High school students from around the region at the emergency services boot camp in 2014

Nelson police foundation kicks off with new projects

The newly formed Nelson Police Foundation already has two projects on the go.

The Nelson Police Foundation is hardly more than a year old, but already has two community projects on the go, as well as the Cuffs and Claws Lobster Feast, a fundraising gala on Oct. 24.

“The gala is a kick-off for the foundation,” says board member Roger Higgins, “to tell the community ‘we’re here.’”

The foundation was set up to raise money for police and community projects that would not normally come under the regular city police budget. That includes enhancing training for police staff and developing educational and crime prevention programs for the community.

One current project is a collaboration between the police and an L.V. Rogers mechanics class to restore a 1969 Plymouth Satellite — the same make and model as a police car used in Nelson in 1969. The police will eventually use the car as a community vehicle, to lead parades, take part in Road Kings and other events, and as a focal point for marketing the foundation.

The other project is an emergency services boot camp for high school students, an event that has been organized for many years but which has been taken under the umbrella of the foundation.

The boot camp is a three-day event for high school students covering a range of topics from firearms, forensics, and fire rescue to lifesaving, victims services, and use-of-force training.

Deputy police chief Paul Burkart told the Star that he had already decided in high school that he wanted to be a police officer, and wishes he had an opportunity like the boot camp when he was young.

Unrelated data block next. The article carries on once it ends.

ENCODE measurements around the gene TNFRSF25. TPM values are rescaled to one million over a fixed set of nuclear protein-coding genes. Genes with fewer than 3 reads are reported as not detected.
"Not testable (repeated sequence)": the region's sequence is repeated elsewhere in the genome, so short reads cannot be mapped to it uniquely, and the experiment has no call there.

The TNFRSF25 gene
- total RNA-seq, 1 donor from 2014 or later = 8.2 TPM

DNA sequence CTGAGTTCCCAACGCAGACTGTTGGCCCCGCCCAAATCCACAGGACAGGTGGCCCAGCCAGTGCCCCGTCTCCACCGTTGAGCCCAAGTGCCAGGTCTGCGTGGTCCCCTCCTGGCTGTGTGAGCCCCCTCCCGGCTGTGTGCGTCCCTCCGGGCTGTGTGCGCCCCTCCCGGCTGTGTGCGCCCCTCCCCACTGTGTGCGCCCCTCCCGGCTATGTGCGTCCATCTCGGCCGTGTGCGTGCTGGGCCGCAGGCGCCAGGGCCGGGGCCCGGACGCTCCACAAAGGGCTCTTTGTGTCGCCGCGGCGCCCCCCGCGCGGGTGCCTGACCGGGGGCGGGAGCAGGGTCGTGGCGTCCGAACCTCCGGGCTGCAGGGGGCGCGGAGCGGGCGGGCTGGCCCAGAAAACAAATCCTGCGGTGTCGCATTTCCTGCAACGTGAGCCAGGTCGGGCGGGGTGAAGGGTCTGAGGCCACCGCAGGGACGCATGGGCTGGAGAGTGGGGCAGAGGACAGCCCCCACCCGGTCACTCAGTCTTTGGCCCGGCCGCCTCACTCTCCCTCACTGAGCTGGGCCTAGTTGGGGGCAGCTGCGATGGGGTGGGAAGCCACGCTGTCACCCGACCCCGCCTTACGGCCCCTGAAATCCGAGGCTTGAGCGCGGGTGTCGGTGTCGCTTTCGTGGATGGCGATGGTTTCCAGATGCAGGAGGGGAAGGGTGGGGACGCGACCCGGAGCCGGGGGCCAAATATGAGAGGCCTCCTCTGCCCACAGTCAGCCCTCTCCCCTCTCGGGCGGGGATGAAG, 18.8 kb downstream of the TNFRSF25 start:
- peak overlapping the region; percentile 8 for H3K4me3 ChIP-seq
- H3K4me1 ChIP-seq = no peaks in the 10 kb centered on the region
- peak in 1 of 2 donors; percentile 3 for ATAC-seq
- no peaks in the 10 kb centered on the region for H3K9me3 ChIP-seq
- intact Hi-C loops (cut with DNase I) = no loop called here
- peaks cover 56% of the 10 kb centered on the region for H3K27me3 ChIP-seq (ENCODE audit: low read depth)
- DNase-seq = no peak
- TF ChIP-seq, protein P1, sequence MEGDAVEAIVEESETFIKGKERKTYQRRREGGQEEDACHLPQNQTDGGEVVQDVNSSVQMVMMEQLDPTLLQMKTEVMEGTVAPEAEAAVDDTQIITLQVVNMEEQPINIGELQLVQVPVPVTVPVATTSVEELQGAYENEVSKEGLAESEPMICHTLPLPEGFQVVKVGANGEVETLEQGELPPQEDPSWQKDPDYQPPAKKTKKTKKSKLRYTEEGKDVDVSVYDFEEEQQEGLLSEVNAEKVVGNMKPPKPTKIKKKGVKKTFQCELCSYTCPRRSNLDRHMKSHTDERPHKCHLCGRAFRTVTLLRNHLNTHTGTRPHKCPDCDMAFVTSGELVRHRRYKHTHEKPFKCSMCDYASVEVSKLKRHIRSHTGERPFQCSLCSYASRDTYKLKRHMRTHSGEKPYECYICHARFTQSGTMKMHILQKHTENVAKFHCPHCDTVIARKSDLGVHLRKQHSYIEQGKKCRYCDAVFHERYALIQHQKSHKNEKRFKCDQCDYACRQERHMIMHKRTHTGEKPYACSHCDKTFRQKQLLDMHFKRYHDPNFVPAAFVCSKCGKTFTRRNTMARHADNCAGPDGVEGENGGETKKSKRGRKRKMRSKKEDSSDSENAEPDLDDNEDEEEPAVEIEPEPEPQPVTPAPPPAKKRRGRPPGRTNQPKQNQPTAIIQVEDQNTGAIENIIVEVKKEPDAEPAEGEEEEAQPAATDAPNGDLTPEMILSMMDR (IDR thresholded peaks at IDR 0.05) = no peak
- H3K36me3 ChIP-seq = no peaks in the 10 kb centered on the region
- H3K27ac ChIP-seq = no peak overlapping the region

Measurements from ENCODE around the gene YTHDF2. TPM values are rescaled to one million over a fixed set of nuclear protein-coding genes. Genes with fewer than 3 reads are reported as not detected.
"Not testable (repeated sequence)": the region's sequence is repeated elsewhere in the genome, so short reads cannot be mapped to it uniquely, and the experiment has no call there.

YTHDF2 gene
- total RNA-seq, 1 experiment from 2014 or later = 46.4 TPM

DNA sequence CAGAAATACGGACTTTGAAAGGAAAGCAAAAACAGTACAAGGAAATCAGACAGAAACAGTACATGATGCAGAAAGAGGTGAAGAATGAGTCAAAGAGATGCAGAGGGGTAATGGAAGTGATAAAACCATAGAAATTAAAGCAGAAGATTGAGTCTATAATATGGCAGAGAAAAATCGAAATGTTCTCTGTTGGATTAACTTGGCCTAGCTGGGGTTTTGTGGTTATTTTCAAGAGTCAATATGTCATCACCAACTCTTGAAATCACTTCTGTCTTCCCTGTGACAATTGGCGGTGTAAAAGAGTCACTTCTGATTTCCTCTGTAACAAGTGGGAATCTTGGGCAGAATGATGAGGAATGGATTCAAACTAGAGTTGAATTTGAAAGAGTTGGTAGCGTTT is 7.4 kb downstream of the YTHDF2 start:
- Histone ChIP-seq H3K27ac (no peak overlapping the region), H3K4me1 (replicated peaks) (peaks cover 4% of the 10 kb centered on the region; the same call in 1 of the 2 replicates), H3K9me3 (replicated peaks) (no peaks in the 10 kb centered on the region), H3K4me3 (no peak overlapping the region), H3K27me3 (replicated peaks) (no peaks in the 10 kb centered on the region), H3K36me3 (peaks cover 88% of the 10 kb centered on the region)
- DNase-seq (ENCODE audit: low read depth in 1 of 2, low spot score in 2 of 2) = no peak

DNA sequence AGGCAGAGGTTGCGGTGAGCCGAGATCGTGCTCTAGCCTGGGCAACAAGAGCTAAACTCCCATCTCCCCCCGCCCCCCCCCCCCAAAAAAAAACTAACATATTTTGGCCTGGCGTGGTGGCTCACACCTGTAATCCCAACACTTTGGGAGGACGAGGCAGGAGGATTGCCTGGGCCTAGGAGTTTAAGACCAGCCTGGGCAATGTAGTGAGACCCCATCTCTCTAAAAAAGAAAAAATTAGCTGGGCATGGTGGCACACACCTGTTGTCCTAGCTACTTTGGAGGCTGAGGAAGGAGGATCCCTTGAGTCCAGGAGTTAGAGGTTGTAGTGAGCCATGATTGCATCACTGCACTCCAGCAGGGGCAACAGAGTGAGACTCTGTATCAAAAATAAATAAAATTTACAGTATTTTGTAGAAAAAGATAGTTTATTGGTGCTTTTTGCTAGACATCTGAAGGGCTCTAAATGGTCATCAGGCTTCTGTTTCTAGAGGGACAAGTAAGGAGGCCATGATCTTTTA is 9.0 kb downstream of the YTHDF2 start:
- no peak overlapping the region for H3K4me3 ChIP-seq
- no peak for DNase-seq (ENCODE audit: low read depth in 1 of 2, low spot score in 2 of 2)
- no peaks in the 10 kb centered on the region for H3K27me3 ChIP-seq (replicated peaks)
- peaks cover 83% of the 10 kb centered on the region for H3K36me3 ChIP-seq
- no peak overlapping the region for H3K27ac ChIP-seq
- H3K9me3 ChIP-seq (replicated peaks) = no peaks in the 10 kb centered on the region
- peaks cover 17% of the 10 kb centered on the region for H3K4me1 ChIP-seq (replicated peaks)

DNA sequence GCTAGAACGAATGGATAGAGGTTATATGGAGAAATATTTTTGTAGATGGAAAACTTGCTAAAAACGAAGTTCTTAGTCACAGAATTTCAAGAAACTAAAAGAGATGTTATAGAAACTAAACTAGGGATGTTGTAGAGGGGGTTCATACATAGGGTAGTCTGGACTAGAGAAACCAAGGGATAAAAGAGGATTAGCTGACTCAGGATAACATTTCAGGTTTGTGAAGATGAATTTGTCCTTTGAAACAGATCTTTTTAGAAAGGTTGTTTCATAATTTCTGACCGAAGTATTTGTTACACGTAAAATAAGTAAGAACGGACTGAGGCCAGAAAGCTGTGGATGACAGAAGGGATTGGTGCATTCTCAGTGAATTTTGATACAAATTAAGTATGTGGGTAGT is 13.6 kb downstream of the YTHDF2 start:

“For most of us the camp brings fond memories of our own training,” he said. “We take them through life-like scenarios. We take someone out of a vehicle and arrest them, we rescue someone from a fire and lower them down. Search and rescue are there and take someone out of a river.

“I think it highlights some of the more exciting parts of the job,” he said, “while at the same time they go on runs, we make them do reports and take notes. They learn that the job is not always about rescues and take-downs, and much of it is about mundane tasks.”

The police foundation exists under the umbrella of the Osprey Community Foundation. That means  charitable donations to the police foundation through Osprey are pooled with all other donations to Osprey, resulting in greater returns to the community.

Higgins says donating to the foundation is a way to say thank you to the police and give back to the community.

The gala dinner event at Mary Hall on Oct. 24 will include dinner by the Selkirk College culinary students and live entertainment. Half of the  ticket price of $75 will be considered a charitable donation.

 

Get local stories you won't find anywhere else right to your inbox.
Sign up here

Comments are closed

Just Posted

Nelson cyclist run over by truck

Driver ticketed for failing to yield right of way on left turn

Interior Health will not expand Police and Crisis Team

Southeast Division Chief Superintendent Brad Haugli asked IH to expand the program

Hwy 1 flooding causes massive delays on certain Arrow Lakes ferry routes

Motorists have been waiting around three hours to get on ferries

RDCK: spring flooding financial relief available

The provincial funds are for those affected by flooding in May and early June

Pamela Allain, Laura Gellatly join the Nelson Star

Allain oversees Black Press’s West Kootenay papers, while Gellatly is the Star’s new publisher

13 new B.C. COVID-19 cases, Langley Lodge outbreak ends

Health care outbreaks down to four, 162 cases active

Alberta health minister orders review into response after noose found in hospital in 2016

A piece of rope tied into a noose was found taped to the door of an operating room at the Grande Prairie Hospital in 2016

B.C.’s major rivers surge, sparking flood warnings

A persistent low pressure system over Alberta has led to several days of heavy rain

B.C.’s Indigenous rights law faces 2020 implementation deadline

Pipeline projects carry on as B.C. works on UN goals

‘Mind boggling’: B.C. man $1 million richer after winning Lotto 6/49 a second time

David O’Brien hopes to use his winnings to travel and of course keep playing the lottery

B.C. teacher loses licence after sexual relationships with two recently-graduated students

The teacher won’t be allowed to apply for a teaching certificate until 2035

Lower Mainland teacher facing child pornography charges

Elazar Reshef, 52, has worked in the Delta School District

All community COVID-19 outbreaks declared over in B.C.

Abbotsford manufacturer cleared by Dr. Bonnie Henry

Most Read